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Breaking the tongues of ten thousand talkers

This was probably not his 116th dream, but I daresay he’s not unhappy about it either:

Prosecutors in France have dropped charges brought against Bob Dylan by a Croatian community association, for violating anti-discrimination laws in comments he made in a 2012 Rolling Stone cover story.

What Dylan said:

“This country [the US] is just too fucked up about color. It’s a distraction. People at each other’s throats just because they are of a different color. It’s the height of insanity, and it will hold any nation back — or any neighborhood back. Or any anything back. Blacks know that some whites didn’t want to give up slavery — that if they had their way, they would still be under the yoke, and they can’t pretend they don’t know that. If you got a slave master or Klan in your blood, blacks can sense that. That stuff lingers to this day. Just like Jews can sense Nazi blood and the Serbs can sense Croatian blood.”

I suspect the Croats’ butthurt was motivated more by the fact that Dylan didn’t say anything sufficiently untoward about the Serbs.

However, no “hate crime” charge can ever be truly put aside, so:

Instead, the magistrate ruled in favour of indicting Rolling Stone‘s French edition for printing the allegedly racist remarks in the first place.

As Dylan didn’t say, you gotta sue somebody.

(Via Tongue Tied 3.)

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The handle turns further

With 7:43 left in the game, the Thunder were down 17 and apparently dispirited: the bench had been thoroughly outplayed, and nobody really expected much from the starters at this point. Then those starters produced a 10-0 run over three minutes, and suddenly it was a game again, kinda sorta. Within the two-minute mark, the Grizzlies hadn’t scored again, and the Thunder were down only three; within the one-minute mark, it was tied at 81. Tony Allen then knocked down two shots to give Memphis a four-point lead; Russell Westbrook then nailed a trey and drew a foul from Allen, hit the freebie, and it was tied at 85 with :26 left. Mike Conley spent 24 of those seconds looking for a shot, took one, and missed it; Kevin Durant tossed up a brick at the horn, and once again, we had overtime. With Memphis up four with one second left, Westbrook heaved a Hail Mary from beyond center court; somehow Allen fouled him again, and two of three missed free throws later, the last of them presumably deliberate, the Griz pocketed the Game 3 win, 98-95, and went up 2-1 in the series. (Oklahoma City is now 0-3 against Memphis in Game 3s.)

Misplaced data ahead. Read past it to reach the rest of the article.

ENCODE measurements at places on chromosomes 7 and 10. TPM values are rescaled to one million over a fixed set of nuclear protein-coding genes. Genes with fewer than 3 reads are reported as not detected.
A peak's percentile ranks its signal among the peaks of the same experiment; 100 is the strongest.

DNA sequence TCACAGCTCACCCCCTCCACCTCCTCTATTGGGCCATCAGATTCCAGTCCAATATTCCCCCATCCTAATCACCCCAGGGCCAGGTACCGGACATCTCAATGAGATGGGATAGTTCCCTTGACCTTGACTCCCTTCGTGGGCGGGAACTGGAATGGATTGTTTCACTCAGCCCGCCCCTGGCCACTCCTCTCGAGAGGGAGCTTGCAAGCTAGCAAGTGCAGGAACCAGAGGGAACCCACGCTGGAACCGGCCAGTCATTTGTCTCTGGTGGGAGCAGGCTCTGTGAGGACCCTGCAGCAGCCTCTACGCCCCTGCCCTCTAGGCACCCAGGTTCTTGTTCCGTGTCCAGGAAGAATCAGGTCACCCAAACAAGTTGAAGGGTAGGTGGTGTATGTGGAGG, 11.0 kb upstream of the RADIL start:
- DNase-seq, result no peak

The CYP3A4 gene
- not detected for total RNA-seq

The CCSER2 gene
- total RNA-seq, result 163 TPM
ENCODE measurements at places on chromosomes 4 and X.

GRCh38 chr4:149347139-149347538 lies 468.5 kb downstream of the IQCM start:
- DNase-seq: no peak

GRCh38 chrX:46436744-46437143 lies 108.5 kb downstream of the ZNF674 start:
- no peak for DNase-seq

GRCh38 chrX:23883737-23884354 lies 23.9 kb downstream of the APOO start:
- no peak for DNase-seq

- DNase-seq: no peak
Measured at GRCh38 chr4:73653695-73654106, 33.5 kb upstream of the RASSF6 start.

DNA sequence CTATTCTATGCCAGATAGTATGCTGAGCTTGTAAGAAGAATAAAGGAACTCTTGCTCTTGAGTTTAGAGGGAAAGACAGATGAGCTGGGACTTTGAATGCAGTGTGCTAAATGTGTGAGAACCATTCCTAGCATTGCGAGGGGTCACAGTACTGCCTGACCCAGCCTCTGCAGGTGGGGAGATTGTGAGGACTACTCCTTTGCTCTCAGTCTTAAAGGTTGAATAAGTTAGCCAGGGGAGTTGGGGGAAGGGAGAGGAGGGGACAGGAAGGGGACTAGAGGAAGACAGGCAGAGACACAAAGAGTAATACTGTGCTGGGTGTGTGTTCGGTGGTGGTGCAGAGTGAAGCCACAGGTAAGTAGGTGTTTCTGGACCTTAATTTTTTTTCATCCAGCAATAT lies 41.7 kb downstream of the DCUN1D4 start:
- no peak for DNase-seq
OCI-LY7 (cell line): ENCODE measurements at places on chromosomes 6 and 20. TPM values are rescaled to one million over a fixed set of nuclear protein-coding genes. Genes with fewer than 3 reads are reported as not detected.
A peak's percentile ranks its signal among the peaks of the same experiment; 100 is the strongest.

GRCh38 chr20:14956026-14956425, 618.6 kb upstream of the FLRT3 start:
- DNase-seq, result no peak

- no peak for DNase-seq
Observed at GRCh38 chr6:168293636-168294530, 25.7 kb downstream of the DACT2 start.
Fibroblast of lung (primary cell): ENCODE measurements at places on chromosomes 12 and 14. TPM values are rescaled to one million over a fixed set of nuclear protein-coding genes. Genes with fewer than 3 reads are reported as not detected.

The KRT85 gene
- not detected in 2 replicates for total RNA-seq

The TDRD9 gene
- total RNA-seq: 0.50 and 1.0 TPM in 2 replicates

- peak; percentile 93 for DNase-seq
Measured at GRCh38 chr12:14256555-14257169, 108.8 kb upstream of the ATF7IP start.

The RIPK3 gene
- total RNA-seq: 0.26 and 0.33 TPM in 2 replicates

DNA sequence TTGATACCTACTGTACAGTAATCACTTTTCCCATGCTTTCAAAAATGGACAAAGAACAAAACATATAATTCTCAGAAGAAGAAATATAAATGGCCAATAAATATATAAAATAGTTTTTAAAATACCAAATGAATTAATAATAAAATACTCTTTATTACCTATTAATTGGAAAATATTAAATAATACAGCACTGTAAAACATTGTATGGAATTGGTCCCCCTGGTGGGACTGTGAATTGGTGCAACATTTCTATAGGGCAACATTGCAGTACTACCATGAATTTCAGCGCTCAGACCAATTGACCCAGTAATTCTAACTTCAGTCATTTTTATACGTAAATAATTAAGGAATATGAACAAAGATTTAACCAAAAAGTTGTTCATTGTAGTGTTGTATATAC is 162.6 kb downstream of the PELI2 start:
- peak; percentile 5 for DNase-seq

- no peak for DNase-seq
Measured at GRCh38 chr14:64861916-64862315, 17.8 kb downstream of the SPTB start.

And here’s your Telltale Statistic: the Thunder shot 49 percent from inside the arc — 29-59 — but hit only five of 28 three-point attempts. Both Durant and Westbrook knocked down 30 points, but KD was 10-27 and missed all eight of his treys, and Russell was a comparably bad 9-26, though he did retrieve a game-high 13 rebounds. Did I mention the bench was outplayed? The reserves contributed a total of nine points, or ¾ Beno Udrih. (Allen had 16 to lead all reserves.) The Thunder also managed to miss eight free throws, though they did outrebound the Griz by one.